This is going to be a shorter post because really all I have to say is that I’ve been experimenting with no-bake clays and polymer clay recipes to try to find mediums that would be good for creating my own pendant focal pieces.


This first one was a test of the Crayola no-bake clay that I purchased at Target. It’s decent for creating really solid, thick objects, but when they are thin like this, they crack and break so easily. I really should have taken pictures of the aftermath, but I put these through a lot of trials — most of which involved throwing them against a wall and snapping them between my fingers. Final verdict: No good.

This second batch however, was made with a polymer clay recipe I found online. It was the only one I found that did not involve cooking it — a fact which is very important to me because the recipe involves Elmer’s glue, and at this moment I am very uncomfortable with the idea of cooking plastics where I breathe…


I made many more pieces, but most of them were torn apart during the testing phase or just plain ugly. Now I say I tore them apart, but these were actually incredibly strong once they were fully dry all the way through. They just took several days to dry, during which they were still very soft on the inside. Now however, I’ve been dropping and throwing them and trying my hardest to break them with no effects!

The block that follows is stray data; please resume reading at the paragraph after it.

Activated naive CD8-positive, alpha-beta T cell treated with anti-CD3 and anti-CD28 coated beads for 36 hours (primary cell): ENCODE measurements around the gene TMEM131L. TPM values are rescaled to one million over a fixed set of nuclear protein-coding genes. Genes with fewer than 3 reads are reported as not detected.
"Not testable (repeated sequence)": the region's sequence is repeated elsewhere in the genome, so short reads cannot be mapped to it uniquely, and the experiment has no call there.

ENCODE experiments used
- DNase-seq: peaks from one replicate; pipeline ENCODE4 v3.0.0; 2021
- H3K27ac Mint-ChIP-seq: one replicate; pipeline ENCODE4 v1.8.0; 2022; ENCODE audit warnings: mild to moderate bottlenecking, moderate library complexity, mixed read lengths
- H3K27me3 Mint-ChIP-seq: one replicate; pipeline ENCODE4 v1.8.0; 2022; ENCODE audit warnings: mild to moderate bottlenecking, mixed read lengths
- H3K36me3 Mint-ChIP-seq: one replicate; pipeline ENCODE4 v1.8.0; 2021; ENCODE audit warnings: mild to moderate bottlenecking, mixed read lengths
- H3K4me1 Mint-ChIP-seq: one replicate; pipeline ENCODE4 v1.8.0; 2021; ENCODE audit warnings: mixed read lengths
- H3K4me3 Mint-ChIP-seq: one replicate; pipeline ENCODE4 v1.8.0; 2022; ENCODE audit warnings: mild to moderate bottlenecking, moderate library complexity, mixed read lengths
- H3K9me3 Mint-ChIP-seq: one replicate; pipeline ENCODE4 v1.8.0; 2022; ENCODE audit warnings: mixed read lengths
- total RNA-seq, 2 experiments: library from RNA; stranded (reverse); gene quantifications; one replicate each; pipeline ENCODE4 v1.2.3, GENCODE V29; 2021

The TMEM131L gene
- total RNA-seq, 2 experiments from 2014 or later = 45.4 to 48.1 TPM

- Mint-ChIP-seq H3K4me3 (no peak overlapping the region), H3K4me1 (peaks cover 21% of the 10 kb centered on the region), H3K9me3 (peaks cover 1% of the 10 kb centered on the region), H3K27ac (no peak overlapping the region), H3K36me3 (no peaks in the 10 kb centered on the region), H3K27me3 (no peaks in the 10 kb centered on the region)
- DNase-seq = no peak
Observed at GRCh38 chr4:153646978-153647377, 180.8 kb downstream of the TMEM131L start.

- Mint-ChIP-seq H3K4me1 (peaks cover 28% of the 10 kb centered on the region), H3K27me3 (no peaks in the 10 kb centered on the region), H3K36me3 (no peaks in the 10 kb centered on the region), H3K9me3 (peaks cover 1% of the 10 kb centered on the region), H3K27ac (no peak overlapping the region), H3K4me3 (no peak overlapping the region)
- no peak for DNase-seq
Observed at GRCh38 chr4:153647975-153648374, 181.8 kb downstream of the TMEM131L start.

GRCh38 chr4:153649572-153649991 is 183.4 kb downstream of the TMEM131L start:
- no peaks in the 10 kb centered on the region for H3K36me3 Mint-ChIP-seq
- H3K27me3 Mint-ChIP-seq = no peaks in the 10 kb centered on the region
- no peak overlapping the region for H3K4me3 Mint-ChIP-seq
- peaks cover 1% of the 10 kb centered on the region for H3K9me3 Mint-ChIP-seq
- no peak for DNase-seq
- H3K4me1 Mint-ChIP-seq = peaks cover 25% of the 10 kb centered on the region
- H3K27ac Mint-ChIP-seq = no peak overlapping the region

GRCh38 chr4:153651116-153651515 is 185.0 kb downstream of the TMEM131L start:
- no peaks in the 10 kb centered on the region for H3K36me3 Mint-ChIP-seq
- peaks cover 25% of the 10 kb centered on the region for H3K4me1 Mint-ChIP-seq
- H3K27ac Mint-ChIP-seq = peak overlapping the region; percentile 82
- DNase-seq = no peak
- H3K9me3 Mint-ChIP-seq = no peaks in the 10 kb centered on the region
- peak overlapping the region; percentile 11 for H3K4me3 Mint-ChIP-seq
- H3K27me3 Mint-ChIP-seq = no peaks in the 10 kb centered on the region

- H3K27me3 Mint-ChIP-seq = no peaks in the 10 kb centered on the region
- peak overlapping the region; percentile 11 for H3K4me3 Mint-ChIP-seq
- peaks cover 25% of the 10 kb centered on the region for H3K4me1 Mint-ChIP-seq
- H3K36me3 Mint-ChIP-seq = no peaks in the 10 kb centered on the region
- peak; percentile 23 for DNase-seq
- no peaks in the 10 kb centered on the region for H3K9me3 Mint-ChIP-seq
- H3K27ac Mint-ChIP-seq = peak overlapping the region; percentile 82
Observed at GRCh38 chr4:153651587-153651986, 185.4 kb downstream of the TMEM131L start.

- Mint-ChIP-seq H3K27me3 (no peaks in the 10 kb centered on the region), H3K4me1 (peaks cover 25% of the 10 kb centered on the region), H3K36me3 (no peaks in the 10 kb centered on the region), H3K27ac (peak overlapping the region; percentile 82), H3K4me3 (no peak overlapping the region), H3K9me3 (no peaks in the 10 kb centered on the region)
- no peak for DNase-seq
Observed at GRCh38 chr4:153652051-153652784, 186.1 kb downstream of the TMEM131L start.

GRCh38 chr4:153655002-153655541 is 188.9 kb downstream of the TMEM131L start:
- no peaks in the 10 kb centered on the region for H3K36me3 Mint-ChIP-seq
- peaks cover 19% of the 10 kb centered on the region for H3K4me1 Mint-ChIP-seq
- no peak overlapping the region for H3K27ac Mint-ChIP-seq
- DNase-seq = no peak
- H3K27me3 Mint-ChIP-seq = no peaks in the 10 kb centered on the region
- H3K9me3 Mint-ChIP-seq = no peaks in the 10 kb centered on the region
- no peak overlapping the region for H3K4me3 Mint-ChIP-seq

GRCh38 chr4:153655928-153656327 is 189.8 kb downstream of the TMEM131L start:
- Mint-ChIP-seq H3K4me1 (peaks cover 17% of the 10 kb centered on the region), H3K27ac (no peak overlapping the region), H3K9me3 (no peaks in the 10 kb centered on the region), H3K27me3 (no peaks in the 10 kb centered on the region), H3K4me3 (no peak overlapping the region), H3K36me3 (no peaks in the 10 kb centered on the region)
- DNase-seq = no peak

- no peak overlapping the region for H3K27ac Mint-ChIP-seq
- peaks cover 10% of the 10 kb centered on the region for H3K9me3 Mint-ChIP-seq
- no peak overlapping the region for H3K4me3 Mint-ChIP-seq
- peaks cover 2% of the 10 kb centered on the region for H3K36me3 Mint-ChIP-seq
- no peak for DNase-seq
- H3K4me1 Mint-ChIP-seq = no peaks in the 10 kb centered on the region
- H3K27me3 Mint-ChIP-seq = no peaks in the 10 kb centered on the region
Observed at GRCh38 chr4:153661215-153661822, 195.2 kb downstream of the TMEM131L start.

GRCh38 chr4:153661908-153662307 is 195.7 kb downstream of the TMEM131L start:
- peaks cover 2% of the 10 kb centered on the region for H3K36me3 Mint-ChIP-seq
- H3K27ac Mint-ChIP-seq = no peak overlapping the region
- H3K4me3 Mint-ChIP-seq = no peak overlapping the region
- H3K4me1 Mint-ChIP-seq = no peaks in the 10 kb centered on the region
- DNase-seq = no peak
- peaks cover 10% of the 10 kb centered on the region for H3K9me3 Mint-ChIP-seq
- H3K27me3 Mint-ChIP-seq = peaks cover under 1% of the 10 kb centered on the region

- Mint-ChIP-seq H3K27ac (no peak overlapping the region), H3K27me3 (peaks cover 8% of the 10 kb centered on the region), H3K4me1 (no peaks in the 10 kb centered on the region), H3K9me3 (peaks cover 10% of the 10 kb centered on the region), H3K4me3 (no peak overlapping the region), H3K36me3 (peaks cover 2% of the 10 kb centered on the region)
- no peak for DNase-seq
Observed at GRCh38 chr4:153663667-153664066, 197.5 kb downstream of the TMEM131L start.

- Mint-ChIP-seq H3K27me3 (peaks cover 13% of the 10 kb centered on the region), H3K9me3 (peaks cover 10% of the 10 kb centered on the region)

The clay is a little weird to work with because it’s basically just a slightly less runny oobleck, but it does set up pretty quickly. Not great for detail work, but impressions and large, chunky shapes work wonderfully. The next step here is to try dyeing or painting them.

I plan to use this for some upcoming puppetry projects. I think it would be great for simple doll appendages and heads.

You can find the recipe I used here: No Cook Cold Porcelain




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